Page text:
Copyright Law Fundamentals
Copyright law protects people such as authors, publishers, writers from making unauthorized copies. But copyright law is so much more than that: it’s the distribution protection of copyrighted material, public performance, public display and digital audio transmission of sound recordings. Below we examine and begin to understand some of the basics of copyright law.
When does copyright protection begin?
As soon as a creation is tangible it can be protected by copyright. Tangible form constitutes a book, letter, picture or even a simple scribble on scrap paper. Creating a painting, sculpture or writing a manuscript, or making a video all form copyright protection immediately on construction.
No notice is required for copyright protection until a work is published, distributed by license, sale, lease or another transfer of ownership. Standard business practice calls for a notice on all copies of the work.
Notice should include:
- The Symbol ©
- The Word “Copyright” or the Abbreviation “Copr.”
- The Year of Publication
- The Name of the Owner of the copyright
- The Words “All Rights Reserved” Beneath the Copyright Notice
What does Copyright Cover?
What rights and privileges does an owner of copyright have? Let’s use the motion picture business as an example.
- Copy: If a copy of any material is made of the protected work it constitutes as copyright infringement.
- Derivative Work: If the pre existing work is modified or altered in a minor way, the original is protected. In the movie business, filmmakers must obtain an owner’s permission before making any modifications or alterations.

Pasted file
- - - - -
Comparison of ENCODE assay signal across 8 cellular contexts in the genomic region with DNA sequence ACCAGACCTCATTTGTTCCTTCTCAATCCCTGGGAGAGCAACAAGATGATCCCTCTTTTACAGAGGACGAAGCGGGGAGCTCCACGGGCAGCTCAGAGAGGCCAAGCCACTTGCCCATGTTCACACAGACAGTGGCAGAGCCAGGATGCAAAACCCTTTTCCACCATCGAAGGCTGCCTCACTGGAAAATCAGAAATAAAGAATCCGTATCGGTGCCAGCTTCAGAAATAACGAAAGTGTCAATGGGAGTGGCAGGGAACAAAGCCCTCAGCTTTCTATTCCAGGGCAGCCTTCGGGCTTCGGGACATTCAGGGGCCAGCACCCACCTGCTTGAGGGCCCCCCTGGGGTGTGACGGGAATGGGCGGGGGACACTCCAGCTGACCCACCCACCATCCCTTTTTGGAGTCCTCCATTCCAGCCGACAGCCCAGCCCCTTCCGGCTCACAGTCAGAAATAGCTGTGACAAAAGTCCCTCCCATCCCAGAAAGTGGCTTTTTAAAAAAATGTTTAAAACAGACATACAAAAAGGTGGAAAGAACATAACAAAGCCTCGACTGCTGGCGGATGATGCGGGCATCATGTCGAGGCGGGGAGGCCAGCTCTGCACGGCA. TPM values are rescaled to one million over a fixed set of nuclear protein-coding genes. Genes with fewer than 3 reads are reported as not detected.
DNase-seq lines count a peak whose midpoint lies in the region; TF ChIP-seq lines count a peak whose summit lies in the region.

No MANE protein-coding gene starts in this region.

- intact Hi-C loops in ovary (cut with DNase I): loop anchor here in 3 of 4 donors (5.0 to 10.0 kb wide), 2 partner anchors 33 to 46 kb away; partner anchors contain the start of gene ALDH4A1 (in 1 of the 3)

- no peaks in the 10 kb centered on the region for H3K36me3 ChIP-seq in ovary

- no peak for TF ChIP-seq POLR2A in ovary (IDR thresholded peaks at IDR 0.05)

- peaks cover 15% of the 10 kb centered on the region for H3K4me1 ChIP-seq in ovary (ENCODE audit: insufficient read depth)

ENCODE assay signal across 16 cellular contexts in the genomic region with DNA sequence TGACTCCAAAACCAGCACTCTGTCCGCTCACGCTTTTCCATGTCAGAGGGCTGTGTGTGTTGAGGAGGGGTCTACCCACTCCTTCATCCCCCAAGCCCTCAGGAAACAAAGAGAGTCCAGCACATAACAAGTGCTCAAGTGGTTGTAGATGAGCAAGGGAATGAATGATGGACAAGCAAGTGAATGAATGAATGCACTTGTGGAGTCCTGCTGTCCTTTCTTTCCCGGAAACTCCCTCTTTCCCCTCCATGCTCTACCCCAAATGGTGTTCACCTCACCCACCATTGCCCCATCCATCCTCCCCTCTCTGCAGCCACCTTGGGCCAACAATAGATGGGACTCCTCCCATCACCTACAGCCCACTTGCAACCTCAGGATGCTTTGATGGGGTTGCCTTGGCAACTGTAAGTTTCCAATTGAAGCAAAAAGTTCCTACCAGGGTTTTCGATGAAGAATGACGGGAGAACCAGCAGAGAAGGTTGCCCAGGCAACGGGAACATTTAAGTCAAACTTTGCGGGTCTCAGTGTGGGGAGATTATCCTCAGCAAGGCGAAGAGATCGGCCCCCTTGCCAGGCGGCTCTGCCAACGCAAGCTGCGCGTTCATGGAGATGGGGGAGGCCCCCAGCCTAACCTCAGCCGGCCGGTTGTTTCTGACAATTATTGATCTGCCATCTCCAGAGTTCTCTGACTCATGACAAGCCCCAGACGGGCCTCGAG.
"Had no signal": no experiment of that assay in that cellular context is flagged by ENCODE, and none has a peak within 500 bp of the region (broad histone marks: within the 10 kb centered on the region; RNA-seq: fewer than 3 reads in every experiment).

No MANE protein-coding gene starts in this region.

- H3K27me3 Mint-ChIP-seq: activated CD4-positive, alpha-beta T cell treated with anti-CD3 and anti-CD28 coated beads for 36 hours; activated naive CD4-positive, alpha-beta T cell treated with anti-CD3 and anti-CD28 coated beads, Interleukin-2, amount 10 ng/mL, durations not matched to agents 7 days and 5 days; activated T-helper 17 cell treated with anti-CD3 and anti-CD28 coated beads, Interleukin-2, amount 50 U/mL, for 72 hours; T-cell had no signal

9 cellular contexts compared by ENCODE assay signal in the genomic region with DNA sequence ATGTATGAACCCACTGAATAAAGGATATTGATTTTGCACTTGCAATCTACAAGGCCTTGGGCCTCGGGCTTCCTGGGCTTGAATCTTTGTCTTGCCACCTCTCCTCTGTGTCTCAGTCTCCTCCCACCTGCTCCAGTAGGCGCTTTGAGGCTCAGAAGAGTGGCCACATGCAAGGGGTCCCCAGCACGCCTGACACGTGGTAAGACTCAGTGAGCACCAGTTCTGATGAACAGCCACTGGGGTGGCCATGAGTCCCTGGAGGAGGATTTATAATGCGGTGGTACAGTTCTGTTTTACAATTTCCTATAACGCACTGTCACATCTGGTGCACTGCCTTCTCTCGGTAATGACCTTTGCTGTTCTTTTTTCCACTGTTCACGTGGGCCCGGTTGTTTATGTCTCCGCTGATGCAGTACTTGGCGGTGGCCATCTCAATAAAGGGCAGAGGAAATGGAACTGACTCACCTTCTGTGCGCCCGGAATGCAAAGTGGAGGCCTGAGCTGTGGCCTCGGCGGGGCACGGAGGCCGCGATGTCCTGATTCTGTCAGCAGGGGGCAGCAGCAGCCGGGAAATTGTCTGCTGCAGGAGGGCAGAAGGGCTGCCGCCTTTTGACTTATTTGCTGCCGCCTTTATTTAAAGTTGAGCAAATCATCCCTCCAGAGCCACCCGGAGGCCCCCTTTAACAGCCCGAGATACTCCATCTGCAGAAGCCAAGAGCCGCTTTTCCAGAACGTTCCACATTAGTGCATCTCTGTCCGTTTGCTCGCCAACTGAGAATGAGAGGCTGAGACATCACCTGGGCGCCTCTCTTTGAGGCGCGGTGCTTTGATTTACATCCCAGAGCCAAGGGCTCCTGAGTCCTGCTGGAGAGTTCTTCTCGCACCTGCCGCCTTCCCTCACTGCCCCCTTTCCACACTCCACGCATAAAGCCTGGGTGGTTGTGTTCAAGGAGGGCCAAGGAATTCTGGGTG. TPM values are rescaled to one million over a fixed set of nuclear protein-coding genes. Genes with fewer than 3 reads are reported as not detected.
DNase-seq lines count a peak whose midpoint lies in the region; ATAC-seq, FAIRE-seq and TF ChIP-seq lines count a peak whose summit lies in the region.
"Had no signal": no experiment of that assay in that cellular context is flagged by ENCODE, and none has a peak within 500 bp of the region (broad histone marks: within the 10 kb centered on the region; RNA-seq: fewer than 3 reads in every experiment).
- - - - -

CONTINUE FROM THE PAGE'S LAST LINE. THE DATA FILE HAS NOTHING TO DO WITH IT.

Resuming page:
- Distribution: If copyrighted work is made available to the public through sale, lease, rental, lending or transfer of ownership the copyright owner’s permission is required.
- Public Performances: If an audience is present and a work is presented it is considered a public performance. If the audience was charged and profit was made, permission from the copyright owner is required.
Does Copyright ever expire?
In modern times, copyright usually lasts for the life of the creator (owner) plus 70 years. If the copyright owner dies, their grandchildren might receive royalties. If a corporation is the copyright owner, the copyright usually lasts ~95 years from the publishing date or ~120 years from its creation (whichever is shorter). A corporation is the owner if the work is made by a contractual employee or when the work is made for hire.
Work Made for Hire ONLY Applies to the Following:
- Part of a Motion Picture or Other Audio-Visual Work
- A Test
- Answer Material for a Test
- A Contribution to a Collective Work
- A Supplementary Work
- An Atlas
- A Translation